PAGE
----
Bags aren't a new idea; we've been carrying things in bags for as long as we've had things to carry. Hunter-gatherer humans used fiber bundles and pouches to store and transport food and tools as early as 38,000 BCE.
Both men and women wore the drawstring purse dangling from their belts from the period of Ancient Rome to the Renaissance and beyond. The modern woman's handbag, on the other hand, is a considerably more recent evolution in the bag's long and lowly history.
Since many have something precious to carry, handbags have existed for thousands of years. They progressed in lockstep with fashion and societal conventions. Let's take a look back at the history of our favorite item, which is also a history of women's liberty and independence in some ways.
Handbags have been a part of everyday life for as long as humans have had something valuable to carry around with them, with just the contents changing through time. Even though Egyptian hieroglyphs show pouches worn around the waist, the first documented reference of the dates from the 14th century.
Bags were tied to "girdles," which were belts that were worn around the waist. Embroidery and gems adorned these items, which were meant to demonstrate rank - the more intricate the bag, the more wealthy the owner. Find out more about medieval attire.
With the use of everyday materials like leather and a drawstring clasp on top, handbags in the 16th century took on a more utilitarian appearance. Cloth bags were utilized during this time period, which was enlarged larger and carried diagonally across the body by travelers.
In the seventeenth century, there was more diversity, and fashionable men and women wore little purses with increasingly intricate shapes. We observe the emergence of beautiful and distinctive stitched artwork in handbags as a result of young girls being taught needlework as a vital talent to make them carryable.
Handbags began as a man's accessory, did you know? Yes, it is correct. Men were the ones who carried bags from Ancient Egypt hieroglyphics depicting men carrying pouches around their waists through the late 17th century. Even the name 'handbag,' which became widespread around 1900, was originally a phrase for a man's hand luggage.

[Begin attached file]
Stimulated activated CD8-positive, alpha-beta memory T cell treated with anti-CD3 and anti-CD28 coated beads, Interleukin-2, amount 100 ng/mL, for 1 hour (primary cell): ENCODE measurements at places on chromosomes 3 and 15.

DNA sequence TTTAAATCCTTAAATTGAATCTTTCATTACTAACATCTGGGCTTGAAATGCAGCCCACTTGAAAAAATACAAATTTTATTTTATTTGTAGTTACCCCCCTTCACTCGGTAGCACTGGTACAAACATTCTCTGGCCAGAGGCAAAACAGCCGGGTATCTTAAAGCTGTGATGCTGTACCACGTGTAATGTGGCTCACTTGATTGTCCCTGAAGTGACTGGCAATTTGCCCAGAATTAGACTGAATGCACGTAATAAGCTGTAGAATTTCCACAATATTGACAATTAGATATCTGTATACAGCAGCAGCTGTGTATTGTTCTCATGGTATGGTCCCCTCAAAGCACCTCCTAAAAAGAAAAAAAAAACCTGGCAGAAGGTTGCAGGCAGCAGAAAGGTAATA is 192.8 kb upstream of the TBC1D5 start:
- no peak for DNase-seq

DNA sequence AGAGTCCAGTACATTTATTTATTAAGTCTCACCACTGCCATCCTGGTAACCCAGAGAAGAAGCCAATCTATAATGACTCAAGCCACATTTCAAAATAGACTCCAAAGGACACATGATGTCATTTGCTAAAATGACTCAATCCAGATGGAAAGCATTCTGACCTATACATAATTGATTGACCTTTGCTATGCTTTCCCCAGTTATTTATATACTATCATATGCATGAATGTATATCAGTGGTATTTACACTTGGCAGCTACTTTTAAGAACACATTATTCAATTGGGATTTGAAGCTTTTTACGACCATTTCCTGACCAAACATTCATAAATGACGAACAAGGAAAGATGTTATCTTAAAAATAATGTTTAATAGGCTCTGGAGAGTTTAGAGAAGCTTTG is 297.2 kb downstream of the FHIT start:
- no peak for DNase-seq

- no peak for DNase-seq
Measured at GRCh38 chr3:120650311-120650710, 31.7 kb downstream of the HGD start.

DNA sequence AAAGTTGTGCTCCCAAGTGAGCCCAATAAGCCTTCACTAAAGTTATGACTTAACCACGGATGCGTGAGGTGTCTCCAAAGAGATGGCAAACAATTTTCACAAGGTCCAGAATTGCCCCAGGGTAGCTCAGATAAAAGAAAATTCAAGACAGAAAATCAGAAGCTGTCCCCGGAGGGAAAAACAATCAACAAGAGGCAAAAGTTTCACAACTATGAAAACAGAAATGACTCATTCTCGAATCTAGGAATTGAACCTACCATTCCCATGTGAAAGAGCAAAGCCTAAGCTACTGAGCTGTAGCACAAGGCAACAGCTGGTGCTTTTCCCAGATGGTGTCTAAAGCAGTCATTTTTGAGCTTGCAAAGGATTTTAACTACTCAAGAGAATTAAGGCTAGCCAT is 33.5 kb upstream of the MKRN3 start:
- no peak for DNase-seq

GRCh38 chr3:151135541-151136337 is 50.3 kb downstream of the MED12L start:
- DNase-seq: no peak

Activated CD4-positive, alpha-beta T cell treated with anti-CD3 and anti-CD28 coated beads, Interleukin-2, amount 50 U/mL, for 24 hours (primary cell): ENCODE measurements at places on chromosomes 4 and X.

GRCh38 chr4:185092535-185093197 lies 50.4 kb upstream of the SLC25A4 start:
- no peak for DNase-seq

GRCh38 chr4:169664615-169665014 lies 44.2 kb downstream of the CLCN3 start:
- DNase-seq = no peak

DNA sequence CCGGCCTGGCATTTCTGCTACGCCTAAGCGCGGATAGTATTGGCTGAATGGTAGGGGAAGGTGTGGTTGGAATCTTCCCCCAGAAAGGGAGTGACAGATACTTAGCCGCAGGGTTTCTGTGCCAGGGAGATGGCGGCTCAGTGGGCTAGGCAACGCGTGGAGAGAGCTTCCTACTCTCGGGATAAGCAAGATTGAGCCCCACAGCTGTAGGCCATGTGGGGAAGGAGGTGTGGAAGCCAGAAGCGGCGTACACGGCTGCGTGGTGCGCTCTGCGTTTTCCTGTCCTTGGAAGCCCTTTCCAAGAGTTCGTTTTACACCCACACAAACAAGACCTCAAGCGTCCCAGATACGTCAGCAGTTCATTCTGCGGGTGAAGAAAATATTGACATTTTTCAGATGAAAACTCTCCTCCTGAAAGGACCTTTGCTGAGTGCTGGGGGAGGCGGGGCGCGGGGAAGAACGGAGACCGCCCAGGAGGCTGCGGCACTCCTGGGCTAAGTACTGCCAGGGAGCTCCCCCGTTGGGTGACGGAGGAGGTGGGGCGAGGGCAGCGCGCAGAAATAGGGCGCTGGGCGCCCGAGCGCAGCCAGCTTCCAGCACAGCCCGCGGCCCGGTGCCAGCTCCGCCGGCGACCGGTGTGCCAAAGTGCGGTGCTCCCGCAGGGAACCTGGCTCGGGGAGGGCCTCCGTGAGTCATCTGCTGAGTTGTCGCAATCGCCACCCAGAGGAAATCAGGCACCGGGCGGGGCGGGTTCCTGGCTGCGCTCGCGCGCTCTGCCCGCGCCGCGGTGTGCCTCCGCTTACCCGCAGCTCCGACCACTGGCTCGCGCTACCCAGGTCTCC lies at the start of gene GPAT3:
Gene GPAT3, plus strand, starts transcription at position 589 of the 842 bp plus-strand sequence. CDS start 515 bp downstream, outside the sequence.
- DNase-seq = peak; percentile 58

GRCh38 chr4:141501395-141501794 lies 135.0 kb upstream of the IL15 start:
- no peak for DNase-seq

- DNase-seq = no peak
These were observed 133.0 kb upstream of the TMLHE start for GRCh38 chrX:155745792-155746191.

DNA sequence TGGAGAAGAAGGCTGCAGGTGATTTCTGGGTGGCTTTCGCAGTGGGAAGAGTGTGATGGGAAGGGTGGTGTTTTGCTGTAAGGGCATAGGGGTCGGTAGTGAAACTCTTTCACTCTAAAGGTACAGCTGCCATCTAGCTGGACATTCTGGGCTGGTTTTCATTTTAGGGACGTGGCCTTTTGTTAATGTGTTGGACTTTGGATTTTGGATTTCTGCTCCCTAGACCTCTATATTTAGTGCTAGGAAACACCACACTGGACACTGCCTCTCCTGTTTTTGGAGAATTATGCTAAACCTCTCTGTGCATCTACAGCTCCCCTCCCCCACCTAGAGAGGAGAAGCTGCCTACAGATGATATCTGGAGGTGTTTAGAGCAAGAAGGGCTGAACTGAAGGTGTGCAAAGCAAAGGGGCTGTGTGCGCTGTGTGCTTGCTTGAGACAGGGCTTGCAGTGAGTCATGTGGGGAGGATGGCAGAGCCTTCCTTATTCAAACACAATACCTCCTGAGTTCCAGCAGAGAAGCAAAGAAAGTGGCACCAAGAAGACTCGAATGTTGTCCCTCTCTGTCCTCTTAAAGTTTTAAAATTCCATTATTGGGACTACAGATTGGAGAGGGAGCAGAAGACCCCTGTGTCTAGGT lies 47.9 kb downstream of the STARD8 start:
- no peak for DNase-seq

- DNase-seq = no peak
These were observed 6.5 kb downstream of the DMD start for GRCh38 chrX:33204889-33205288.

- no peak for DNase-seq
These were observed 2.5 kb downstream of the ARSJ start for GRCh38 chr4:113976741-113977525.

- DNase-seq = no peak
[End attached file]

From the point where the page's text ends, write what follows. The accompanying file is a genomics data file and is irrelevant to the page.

Bags were essentially utilitarian for thousands of years. Hunting and gathering gear were carried in bags manufactured from animal skins and plant fibers by our forefathers.
Bags were first used as a fashion accessory in the Middle Ages. Bags became a means of self-expression as well as movable canvases for the bag maker's work.
People started carrying drawstring bags with beautiful embroidery and jewelry on them. Men of high social position flaunted their wealth by wearing lavish purses around their waist.
Messengers utilized robust bags made of tooled leather to carry paperwork and money between banks when the first courier service began in Renaissance Italy.
Leonardo da Vinci dabbled in fashion design in 1497, sketching an elegant leather purse. In 2012, the design firm Gherardini resurrected Leonardo's bag and dubbed it "La Pretiosa" as a tribute to the city of Florence (meaning Precious).
Men used to carry money in a pouch made of cloth or hide that was fastened to their waist belt. Drawstring purses were worn by women as a fashion accessory or a receptacle for little goods. As wedding gifts, grooms would offer brides bags with embroidery depicting love stories and poems.
They put objects like pomades and rosaries on the drawstrings of women's girdles. These were forerunners to the chatelaine, a decorative belt hook or clasp worn at the waist and hanging from chains with little sewing tools, clocks, and other trinkets.